Exile and identity formation in the autobiographies of twentieth century Spanish women writers

Date of Completion

January 2008


Literature, Comparative|Biography|Literature, Romance|Women's Studies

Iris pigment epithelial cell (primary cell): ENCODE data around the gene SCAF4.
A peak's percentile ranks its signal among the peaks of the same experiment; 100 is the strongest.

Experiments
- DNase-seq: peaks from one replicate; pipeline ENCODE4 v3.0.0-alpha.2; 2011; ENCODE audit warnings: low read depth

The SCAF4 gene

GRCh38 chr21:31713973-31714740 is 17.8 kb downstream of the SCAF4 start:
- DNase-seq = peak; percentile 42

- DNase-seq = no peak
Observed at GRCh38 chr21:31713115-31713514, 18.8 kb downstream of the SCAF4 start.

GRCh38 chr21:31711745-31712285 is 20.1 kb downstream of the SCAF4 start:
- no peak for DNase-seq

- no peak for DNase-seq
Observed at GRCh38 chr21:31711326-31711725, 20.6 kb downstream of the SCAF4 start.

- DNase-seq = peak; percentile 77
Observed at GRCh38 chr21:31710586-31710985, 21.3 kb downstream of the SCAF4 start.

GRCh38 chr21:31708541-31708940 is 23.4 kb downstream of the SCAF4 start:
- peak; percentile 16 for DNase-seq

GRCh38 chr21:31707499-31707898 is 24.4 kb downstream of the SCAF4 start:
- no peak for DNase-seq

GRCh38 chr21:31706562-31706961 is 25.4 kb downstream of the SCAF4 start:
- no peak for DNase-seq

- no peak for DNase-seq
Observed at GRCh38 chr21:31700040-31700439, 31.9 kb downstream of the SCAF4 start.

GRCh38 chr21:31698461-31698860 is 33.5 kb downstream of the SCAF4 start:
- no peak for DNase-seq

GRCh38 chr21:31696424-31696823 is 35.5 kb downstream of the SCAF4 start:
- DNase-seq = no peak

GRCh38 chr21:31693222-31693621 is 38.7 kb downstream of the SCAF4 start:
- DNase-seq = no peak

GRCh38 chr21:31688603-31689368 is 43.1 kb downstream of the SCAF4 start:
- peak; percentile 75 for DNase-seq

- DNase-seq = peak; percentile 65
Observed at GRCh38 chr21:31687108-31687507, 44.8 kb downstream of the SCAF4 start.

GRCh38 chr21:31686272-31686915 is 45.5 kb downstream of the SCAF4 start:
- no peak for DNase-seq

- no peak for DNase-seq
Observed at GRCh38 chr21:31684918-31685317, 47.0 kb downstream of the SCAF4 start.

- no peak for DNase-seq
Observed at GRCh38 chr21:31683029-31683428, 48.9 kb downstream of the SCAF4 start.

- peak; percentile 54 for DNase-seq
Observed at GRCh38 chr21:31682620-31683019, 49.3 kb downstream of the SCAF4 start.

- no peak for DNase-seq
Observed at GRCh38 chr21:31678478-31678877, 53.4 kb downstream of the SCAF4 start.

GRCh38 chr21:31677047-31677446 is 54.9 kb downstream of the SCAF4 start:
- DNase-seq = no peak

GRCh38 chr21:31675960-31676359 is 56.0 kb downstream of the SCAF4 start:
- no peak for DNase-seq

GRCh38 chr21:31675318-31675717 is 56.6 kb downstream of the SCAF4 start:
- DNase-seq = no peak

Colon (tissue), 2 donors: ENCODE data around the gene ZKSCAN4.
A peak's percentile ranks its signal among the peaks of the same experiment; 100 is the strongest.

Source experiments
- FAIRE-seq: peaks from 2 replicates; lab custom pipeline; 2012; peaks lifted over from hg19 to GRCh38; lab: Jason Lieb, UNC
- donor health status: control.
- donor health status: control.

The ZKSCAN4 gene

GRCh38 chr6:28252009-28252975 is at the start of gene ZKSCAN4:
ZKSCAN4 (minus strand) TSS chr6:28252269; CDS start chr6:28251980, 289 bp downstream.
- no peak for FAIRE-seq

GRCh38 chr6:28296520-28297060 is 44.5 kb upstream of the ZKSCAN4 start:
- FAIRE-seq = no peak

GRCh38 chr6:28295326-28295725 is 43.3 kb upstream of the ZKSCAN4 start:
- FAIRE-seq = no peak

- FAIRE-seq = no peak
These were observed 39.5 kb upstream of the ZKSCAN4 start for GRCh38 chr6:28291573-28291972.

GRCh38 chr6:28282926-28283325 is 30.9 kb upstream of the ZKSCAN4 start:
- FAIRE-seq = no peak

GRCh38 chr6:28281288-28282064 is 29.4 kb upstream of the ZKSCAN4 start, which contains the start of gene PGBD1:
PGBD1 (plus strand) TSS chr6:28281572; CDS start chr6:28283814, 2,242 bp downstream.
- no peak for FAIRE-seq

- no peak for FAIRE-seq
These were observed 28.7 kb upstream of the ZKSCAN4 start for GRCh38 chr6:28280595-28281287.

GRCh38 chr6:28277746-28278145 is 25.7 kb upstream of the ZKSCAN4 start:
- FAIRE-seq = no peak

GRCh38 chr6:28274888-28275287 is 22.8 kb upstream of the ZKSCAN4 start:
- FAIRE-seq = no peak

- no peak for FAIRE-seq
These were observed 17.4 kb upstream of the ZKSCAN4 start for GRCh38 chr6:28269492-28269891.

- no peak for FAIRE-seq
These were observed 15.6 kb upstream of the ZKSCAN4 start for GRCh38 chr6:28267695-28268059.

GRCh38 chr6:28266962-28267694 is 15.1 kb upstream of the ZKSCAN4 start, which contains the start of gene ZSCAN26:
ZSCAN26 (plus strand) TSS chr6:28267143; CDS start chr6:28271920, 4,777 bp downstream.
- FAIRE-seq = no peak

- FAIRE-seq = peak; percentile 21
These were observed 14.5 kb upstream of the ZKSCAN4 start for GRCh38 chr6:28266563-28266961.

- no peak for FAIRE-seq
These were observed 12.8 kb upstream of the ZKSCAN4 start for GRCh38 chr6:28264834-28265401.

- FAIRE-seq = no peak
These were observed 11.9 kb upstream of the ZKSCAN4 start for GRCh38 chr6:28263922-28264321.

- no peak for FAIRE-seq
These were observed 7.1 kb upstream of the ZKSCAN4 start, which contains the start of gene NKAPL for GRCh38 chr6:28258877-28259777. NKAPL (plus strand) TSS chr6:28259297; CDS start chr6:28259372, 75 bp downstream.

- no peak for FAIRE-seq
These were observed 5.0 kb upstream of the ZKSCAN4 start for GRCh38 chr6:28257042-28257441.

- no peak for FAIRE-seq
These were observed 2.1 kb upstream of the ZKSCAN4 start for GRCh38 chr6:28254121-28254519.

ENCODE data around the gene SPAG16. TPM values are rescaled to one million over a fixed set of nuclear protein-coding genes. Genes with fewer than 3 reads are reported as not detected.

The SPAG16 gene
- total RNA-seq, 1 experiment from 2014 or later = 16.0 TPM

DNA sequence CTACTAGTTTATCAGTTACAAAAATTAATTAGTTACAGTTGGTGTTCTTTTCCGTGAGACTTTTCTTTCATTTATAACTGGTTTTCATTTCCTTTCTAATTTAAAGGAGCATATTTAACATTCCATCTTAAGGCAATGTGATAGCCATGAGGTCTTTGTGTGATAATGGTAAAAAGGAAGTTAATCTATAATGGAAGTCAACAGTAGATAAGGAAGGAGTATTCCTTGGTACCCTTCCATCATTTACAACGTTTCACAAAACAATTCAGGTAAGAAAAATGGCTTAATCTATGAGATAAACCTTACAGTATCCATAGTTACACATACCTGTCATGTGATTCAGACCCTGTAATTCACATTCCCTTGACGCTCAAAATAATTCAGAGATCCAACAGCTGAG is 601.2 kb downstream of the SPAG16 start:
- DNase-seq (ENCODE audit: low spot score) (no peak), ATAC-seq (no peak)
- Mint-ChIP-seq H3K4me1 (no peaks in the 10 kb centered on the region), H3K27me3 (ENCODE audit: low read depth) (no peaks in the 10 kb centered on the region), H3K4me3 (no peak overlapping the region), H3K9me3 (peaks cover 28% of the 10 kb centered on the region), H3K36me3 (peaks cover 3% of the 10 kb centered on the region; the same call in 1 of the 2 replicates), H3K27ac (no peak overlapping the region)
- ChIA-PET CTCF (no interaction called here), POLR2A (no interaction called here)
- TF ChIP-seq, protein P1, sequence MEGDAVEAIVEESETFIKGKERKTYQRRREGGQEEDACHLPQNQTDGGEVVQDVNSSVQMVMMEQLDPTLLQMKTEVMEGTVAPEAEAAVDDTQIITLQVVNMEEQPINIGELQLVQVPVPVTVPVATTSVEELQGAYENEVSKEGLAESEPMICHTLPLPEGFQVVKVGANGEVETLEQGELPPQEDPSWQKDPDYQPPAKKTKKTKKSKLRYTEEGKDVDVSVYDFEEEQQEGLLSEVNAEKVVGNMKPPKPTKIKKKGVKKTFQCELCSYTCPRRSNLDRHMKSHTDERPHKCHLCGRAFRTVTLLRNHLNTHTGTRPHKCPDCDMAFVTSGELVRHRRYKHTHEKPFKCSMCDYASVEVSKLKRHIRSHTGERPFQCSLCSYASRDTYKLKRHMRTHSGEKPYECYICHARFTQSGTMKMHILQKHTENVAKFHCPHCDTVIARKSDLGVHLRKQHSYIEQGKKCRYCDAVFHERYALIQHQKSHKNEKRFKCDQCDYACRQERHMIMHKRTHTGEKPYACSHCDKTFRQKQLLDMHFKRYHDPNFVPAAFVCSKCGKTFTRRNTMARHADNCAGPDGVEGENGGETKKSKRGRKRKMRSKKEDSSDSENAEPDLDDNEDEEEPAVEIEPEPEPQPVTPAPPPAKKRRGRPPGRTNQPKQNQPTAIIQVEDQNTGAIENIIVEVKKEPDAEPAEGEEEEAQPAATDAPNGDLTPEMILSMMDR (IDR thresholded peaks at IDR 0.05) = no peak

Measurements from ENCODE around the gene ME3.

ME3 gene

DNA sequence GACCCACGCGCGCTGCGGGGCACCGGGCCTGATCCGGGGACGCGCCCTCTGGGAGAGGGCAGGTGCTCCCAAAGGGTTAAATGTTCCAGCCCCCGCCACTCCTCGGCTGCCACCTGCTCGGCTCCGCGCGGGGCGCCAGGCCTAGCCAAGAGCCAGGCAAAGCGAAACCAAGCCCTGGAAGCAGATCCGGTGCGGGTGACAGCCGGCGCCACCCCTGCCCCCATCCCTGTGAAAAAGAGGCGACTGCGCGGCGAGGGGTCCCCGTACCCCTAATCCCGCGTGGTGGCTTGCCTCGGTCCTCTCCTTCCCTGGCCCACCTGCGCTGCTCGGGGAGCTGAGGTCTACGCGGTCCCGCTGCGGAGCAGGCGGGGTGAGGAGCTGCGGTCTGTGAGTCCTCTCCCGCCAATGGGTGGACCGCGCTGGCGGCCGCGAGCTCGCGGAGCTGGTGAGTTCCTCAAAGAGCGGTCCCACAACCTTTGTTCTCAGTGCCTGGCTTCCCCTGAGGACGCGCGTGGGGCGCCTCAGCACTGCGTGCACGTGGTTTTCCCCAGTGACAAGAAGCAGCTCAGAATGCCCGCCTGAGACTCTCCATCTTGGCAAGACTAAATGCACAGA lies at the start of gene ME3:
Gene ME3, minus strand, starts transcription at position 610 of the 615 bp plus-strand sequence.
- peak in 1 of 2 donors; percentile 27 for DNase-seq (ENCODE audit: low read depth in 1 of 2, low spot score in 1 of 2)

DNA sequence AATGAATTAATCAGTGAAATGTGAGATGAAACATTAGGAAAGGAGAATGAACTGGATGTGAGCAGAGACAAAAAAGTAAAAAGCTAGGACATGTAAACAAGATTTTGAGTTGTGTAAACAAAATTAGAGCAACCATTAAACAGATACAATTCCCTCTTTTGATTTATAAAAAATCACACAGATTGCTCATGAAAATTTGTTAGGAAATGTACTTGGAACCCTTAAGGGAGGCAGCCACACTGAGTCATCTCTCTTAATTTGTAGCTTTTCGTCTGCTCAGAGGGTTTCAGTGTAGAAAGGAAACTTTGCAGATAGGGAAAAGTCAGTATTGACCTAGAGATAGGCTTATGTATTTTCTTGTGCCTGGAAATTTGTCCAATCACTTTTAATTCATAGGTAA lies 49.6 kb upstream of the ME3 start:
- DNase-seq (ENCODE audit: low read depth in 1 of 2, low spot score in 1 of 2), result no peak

This dissertation explores the ways in which exile influences and transforms perceptions of self. A forced territorial uprooting, caused by a tangible social and political reality, is much more than social alienation or a metaphor for estrangement because the exodus brought about by military regimes affects corporeal, material, and emotional reality. It is a disruptive event that unsettles a way of life and disturbs a way of being. Expatriation becomes a question of self-definition because the situation initiates a series of changes—national, geographic, social, political, economic, familial, and personal—, which in turn destabilize the self because components of identity undergo modification. ^ This study examines the manner in which the compulsory displacement caused by the end of the Spanish Civil War (1936-1939) and the onset of the Franco regime shapes the representation of self as portrayed in autobiographies written by Spanish female writers. Although the disintegrative force of exile alters identity, it does not fragment the self; the female autobiographical subject counteracts the inevitable change brought upon components of her identity with new narratives of self that mend her disrupted life. ^ The autobiographies chosen for this study were texts written in exile through the span of thirty-nine years (1939-1978). The selected texts for this project, Constancia de la Mora's In Place of Splendor (1939); Maria Teresa León's Memoria de la melancolía (1970); and Federica Montseny's Seis años de mi vida 1939-1945 (1978) describe the expatriate experience and the process of self-redefinition. ^